For over a year, I’ve heard the same complaints about us never inducting something from that “other” promotion. Some have claimed we never will due to some errant notion that we don’t ever see anything wrong there, or that we are on someone’s payroll behind the scenes.
I think today’s induction will show that we’re listening to your pleas.
Believe it or not, we are doing our first-ever induction from Stampede Wrestling!
That’s called a swerve, kids. Since I do a weekly show with Vince Russo you should expect such things.
(Oh and before you get too mad, let it be known AEW inductions will be forthcoming too. The very first of those should be hitting the site next week.)
Our match today comes from all the way back in 1981. How we’ve not covered this in the past truly is worthy of a good old fashioned conspiracy theory as this thing is well and truly WrestleCrap in every sense of the word. Better yet, it features at least one man with whom many of you are acquainted, a multi-time WWF tag team champion:
Yes, this guy.
Don’t recognize him? I can’t say I blame you as that photo screams less “publicity shot” and more “mug shot.”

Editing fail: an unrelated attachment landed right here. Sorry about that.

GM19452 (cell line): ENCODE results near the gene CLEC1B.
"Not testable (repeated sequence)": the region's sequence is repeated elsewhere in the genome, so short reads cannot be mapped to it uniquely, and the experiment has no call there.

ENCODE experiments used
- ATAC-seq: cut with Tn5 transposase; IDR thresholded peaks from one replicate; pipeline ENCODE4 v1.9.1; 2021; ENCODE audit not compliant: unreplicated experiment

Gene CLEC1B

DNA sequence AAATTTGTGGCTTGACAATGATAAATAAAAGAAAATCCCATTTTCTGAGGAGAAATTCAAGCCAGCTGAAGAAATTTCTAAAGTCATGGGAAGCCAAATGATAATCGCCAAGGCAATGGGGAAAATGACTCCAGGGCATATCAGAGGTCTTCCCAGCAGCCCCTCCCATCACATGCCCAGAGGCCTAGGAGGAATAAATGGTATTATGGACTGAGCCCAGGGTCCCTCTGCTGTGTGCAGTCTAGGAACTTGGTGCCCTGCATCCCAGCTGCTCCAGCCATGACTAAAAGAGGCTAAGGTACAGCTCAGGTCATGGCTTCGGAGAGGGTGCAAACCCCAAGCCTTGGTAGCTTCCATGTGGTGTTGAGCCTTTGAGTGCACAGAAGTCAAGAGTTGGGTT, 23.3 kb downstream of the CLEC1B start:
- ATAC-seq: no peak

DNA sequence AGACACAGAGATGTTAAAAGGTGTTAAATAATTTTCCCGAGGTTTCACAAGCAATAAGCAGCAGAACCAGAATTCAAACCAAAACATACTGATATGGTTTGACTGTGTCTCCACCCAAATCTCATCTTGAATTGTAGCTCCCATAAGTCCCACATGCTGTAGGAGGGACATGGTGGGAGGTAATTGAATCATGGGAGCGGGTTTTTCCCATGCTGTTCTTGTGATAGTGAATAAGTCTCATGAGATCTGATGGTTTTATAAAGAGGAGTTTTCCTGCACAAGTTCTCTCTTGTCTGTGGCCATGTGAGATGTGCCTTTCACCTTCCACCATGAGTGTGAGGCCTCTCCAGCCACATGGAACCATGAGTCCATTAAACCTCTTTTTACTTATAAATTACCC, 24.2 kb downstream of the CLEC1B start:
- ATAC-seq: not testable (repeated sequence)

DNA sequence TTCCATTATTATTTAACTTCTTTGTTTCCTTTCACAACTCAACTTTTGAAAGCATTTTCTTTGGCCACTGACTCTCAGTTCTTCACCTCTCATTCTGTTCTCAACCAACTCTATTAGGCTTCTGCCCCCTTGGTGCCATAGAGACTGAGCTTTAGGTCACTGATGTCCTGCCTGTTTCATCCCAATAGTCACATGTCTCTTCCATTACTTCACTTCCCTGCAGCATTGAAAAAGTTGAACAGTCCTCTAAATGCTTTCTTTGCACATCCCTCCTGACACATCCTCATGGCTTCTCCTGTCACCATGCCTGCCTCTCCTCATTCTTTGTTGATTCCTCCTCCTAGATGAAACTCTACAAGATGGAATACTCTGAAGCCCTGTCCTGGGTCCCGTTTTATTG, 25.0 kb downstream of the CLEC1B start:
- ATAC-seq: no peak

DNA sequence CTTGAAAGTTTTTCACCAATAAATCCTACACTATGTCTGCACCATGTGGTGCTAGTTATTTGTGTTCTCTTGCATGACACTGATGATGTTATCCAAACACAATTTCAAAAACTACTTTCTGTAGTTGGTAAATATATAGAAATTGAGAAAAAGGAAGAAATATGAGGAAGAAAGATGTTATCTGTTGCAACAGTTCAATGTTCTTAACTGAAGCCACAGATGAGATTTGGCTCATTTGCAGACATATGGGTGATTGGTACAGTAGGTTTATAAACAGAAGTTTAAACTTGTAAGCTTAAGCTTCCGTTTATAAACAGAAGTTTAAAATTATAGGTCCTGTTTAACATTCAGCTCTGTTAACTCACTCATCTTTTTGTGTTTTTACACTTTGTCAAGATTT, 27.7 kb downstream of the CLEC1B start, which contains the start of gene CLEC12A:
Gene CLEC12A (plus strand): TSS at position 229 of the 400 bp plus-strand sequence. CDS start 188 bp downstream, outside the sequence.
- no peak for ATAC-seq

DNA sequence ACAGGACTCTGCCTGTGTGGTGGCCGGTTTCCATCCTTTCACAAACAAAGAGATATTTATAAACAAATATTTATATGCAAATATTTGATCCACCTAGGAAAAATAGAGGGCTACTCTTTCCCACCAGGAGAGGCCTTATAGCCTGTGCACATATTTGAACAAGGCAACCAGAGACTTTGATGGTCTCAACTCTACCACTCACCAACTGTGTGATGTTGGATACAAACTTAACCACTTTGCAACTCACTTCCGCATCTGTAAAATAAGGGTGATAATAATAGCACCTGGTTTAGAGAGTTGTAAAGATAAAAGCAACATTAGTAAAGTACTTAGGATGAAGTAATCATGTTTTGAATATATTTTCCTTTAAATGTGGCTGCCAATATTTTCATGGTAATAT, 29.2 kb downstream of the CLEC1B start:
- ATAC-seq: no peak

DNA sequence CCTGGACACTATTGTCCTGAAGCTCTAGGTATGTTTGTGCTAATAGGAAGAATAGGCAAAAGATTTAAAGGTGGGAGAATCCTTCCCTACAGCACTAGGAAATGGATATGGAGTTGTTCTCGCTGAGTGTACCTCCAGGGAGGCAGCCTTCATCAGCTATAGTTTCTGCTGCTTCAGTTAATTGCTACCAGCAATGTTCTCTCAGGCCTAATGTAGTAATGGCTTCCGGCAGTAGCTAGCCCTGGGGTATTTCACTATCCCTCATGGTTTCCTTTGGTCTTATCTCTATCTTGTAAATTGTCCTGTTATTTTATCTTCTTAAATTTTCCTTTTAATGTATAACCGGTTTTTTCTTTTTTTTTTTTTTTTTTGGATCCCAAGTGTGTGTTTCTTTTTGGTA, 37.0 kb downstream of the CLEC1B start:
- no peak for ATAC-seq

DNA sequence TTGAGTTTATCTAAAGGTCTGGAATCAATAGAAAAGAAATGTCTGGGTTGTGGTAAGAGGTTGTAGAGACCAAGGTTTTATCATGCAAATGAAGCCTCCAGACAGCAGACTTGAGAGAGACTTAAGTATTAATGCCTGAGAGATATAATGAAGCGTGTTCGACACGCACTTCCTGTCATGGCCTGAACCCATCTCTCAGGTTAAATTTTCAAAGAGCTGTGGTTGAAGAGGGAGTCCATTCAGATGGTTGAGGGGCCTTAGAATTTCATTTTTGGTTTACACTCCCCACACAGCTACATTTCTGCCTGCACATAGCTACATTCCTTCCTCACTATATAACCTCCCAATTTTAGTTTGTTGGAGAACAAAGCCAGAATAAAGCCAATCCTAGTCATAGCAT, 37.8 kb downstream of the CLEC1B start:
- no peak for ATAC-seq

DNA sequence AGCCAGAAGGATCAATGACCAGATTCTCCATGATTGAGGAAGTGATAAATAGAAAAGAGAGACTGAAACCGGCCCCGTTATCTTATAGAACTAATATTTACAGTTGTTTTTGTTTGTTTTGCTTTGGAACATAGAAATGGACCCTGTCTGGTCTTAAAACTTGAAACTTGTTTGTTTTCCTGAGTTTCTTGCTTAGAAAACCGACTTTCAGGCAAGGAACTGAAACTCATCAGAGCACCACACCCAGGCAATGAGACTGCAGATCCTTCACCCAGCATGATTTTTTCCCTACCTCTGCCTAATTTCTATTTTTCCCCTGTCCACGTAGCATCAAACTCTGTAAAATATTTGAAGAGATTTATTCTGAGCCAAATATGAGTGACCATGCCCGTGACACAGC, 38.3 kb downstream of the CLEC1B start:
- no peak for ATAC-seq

So let’s fast forward a few years, let him grow out a crazy goatee, pick up some sunglasses, and throw on some garish pink and black garb:
Yep! It is indeed THIS Jim Neidhart.
For those of you unfamiliar with his past, Neidhart got his start in Calgary’s Stampede Wrestling, which would have been in the late 1970’s. He learned his craft under the guidance of Stu Hart, and Stu, attempting to garner recognition for his promotion as well as Neidhart himself, offered Jim $500 to take part in an anvil throwing competition at the area’s largest annual event, the Calgary Stampede. Neidhart not only won the competition, but won a new nickname in the process, becoming “The Anvil” we would all know and love.